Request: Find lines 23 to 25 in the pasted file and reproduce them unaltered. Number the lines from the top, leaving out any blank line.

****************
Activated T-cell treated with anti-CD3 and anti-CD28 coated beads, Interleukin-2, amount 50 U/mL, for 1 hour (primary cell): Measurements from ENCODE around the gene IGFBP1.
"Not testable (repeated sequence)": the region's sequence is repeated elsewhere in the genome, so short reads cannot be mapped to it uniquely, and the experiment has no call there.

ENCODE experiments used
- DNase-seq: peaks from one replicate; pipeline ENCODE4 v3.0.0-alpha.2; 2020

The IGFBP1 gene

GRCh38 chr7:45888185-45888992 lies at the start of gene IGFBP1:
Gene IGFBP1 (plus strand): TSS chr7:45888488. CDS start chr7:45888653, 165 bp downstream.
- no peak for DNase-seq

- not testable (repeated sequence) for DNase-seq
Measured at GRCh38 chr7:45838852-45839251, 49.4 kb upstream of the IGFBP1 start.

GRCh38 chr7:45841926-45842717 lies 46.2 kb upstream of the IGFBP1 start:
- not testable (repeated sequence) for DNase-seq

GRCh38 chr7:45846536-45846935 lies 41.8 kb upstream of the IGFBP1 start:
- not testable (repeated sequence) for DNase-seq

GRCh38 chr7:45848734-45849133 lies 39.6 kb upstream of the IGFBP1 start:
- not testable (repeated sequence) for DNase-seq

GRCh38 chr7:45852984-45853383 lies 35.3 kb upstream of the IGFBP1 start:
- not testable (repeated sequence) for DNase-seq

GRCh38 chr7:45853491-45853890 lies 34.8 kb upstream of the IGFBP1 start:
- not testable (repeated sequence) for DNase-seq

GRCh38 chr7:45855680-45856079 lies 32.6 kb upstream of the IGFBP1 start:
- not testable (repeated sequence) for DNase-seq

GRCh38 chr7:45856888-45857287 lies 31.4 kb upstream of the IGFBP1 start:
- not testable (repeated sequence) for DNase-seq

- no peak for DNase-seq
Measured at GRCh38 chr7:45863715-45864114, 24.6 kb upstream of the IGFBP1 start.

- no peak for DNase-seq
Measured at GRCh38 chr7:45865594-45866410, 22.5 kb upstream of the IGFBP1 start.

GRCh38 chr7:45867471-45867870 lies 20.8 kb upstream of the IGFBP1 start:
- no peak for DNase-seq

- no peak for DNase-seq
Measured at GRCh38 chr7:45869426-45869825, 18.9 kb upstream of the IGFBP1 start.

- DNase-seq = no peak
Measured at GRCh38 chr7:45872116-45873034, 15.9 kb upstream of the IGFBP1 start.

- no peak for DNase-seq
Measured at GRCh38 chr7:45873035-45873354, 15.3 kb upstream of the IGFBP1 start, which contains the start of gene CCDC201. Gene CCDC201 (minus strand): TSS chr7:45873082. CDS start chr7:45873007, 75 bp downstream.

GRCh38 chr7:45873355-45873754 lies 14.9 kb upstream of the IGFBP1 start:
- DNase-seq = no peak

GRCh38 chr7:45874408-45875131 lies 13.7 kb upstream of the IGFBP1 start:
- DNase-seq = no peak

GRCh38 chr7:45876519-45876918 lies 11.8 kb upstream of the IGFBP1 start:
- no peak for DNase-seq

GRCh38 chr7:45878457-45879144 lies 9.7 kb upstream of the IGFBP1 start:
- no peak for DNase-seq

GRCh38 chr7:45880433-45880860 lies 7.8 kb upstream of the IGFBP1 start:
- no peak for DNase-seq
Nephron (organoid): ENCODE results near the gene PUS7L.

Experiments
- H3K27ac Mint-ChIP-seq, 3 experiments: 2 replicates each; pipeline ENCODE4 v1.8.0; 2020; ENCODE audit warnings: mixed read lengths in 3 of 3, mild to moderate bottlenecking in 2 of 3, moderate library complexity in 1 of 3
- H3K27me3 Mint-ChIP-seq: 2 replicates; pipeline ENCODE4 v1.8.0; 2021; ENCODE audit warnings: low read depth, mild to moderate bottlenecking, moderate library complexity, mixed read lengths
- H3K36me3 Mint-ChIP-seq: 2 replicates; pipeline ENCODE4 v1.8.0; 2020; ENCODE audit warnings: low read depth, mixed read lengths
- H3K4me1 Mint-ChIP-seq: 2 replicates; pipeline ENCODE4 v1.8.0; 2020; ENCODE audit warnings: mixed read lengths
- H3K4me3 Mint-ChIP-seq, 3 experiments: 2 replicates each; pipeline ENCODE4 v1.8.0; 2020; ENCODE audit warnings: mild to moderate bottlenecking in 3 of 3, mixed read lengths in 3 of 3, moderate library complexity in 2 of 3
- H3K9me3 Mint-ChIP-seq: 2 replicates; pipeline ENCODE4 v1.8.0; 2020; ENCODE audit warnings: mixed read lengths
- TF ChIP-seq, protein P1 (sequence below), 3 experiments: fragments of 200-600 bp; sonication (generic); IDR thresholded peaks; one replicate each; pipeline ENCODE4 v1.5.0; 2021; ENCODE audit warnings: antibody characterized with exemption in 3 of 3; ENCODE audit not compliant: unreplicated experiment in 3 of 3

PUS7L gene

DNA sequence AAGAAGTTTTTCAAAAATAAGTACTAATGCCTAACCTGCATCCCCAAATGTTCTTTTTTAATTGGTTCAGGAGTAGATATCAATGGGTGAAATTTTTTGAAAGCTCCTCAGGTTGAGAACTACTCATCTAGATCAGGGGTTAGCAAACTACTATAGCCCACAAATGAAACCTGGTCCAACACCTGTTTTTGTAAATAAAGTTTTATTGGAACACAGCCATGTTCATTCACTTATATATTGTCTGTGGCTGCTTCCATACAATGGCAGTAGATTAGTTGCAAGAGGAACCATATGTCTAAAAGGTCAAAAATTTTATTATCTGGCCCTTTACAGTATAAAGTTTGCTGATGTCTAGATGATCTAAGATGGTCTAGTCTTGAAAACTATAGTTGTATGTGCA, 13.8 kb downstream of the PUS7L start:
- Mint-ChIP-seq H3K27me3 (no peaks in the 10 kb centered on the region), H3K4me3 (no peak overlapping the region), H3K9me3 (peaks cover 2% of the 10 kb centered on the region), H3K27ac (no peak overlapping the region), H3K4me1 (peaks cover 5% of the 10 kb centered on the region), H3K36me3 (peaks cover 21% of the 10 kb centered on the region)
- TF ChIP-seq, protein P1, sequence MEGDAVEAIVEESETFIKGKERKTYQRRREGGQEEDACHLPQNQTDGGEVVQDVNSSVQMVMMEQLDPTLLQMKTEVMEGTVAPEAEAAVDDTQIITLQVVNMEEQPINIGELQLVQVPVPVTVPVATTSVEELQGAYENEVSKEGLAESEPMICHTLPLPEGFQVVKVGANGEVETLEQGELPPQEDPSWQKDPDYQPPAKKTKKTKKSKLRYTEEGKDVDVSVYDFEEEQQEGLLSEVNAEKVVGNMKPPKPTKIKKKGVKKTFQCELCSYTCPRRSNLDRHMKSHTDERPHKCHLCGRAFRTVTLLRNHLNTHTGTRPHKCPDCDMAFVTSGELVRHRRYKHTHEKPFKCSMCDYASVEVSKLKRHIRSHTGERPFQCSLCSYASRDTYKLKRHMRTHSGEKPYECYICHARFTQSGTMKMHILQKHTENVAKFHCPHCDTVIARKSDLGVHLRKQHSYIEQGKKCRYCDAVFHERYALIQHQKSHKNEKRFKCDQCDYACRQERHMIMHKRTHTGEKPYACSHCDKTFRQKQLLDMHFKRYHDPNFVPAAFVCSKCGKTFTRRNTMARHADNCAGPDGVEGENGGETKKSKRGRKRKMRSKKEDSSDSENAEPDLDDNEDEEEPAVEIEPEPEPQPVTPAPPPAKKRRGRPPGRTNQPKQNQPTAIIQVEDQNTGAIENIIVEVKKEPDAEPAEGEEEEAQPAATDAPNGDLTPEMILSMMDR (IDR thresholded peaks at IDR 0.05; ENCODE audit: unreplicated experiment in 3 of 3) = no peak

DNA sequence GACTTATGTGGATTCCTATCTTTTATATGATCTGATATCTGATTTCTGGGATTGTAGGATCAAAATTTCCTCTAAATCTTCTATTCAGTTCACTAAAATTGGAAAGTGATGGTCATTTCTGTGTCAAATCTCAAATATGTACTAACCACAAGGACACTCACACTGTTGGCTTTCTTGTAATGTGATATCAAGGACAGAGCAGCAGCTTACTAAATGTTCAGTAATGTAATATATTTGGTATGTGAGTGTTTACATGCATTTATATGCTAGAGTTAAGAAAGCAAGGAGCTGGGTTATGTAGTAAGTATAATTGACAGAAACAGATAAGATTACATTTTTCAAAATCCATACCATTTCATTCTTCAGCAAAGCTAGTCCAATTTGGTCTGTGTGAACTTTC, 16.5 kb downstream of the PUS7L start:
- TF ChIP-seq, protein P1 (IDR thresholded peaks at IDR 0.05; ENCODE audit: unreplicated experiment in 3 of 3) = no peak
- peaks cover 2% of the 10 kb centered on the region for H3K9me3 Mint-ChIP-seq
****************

GRCh38 chr7:45856888-45857287 lies 31.4 kb upstream of the IGFBP1 start:
- not testable (repeated sequence) for DNase-seq

- no peak for DNase-seq